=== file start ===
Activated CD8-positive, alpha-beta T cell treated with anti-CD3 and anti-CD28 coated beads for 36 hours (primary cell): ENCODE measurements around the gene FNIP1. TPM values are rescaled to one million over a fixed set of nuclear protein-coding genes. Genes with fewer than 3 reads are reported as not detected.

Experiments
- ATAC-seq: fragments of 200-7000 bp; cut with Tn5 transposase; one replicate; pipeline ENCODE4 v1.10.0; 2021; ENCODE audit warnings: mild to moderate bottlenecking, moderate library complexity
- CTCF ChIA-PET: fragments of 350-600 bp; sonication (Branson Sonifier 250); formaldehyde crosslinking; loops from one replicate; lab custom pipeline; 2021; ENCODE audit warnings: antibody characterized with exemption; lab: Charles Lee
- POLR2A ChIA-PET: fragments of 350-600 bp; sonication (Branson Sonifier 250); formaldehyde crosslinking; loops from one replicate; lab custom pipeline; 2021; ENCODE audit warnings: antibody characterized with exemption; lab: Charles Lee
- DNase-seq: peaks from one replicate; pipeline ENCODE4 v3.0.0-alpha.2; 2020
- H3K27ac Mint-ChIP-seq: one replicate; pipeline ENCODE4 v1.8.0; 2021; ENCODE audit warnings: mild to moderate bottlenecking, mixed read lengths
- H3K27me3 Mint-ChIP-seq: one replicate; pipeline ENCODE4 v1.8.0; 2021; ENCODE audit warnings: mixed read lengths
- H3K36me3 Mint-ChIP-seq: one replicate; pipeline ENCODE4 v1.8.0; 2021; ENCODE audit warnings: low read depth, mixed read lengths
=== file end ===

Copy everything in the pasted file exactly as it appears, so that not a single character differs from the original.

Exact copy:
Activated CD8-positive, alpha-beta T cell treated with anti-CD3 and anti-CD28 coated beads for 36 hours (primary cell): ENCODE measurements around the gene FNIP1. TPM values are rescaled to one million over a fixed set of nuclear protein-coding genes. Genes with fewer than 3 reads are reported as not detected.

Experiments
- ATAC-seq: fragments of 200-7000 bp; cut with Tn5 transposase; one replicate; pipeline ENCODE4 v1.10.0; 2021; ENCODE audit warnings: mild to moderate bottlenecking, moderate library complexity
- CTCF ChIA-PET: fragments of 350-600 bp; sonication (Branson Sonifier 250); formaldehyde crosslinking; loops from one replicate; lab custom pipeline; 2021; ENCODE audit warnings: antibody characterized with exemption; lab: Charles Lee
- POLR2A ChIA-PET: fragments of 350-600 bp; sonication (Branson Sonifier 250); formaldehyde crosslinking; loops from one replicate; lab custom pipeline; 2021; ENCODE audit warnings: antibody characterized with exemption; lab: Charles Lee
- DNase-seq: peaks from one replicate; pipeline ENCODE4 v3.0.0-alpha.2; 2020
- H3K27ac Mint-ChIP-seq: one replicate; pipeline ENCODE4 v1.8.0; 2021; ENCODE audit warnings: mild to moderate bottlenecking, mixed read lengths
- H3K27me3 Mint-ChIP-seq: one replicate; pipeline ENCODE4 v1.8.0; 2021; ENCODE audit warnings: mixed read lengths
- H3K36me3 Mint-ChIP-seq: one replicate; pipeline ENCODE4 v1.8.0; 2021; ENCODE audit warnings: low read depth, mixed read lengths